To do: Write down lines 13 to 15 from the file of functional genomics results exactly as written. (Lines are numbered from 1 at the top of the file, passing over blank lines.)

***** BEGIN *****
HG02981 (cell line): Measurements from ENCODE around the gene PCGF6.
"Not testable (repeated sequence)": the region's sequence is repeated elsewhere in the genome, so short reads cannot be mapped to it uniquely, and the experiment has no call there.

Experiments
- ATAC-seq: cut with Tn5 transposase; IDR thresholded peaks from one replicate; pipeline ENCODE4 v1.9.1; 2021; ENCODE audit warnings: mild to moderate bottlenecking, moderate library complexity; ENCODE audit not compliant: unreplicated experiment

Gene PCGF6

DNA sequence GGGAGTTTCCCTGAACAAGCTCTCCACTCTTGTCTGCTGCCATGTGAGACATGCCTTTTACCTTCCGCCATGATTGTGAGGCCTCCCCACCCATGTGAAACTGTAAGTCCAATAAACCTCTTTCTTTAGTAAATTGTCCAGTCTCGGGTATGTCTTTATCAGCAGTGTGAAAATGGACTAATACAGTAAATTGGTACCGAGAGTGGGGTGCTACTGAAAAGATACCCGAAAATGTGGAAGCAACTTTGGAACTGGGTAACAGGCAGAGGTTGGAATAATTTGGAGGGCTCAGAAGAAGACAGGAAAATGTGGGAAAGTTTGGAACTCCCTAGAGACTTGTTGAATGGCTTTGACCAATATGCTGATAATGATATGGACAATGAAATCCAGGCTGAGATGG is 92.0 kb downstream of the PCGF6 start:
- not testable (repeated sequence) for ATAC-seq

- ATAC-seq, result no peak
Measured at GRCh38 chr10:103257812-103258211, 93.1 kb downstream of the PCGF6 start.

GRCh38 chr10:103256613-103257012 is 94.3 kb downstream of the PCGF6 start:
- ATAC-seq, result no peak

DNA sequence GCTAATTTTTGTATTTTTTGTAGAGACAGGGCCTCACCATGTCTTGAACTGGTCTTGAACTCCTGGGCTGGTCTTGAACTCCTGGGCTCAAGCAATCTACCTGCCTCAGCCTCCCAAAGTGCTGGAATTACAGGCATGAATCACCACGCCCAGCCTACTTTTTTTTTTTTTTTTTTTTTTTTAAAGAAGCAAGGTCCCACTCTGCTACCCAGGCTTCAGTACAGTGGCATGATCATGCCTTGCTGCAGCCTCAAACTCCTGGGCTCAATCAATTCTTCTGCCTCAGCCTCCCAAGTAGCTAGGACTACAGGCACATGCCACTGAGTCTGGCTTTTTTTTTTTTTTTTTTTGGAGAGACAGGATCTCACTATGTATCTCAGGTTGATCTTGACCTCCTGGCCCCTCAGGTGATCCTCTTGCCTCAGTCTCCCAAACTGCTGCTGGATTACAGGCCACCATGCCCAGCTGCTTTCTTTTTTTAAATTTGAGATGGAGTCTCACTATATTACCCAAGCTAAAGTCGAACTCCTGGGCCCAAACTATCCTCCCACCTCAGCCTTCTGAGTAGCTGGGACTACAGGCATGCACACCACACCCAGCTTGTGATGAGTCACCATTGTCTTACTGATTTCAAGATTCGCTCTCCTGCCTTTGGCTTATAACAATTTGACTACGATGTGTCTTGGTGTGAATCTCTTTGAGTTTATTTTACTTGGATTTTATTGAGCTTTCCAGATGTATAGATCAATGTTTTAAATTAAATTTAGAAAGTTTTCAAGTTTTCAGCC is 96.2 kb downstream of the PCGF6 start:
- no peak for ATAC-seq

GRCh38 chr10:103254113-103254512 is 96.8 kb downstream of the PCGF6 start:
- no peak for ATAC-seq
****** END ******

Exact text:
- no peak for ATAC-seq

GRCh38 chr10:103254113-103254512 is 96.8 kb downstream of the PCGF6 start:
- no peak for ATAC-seq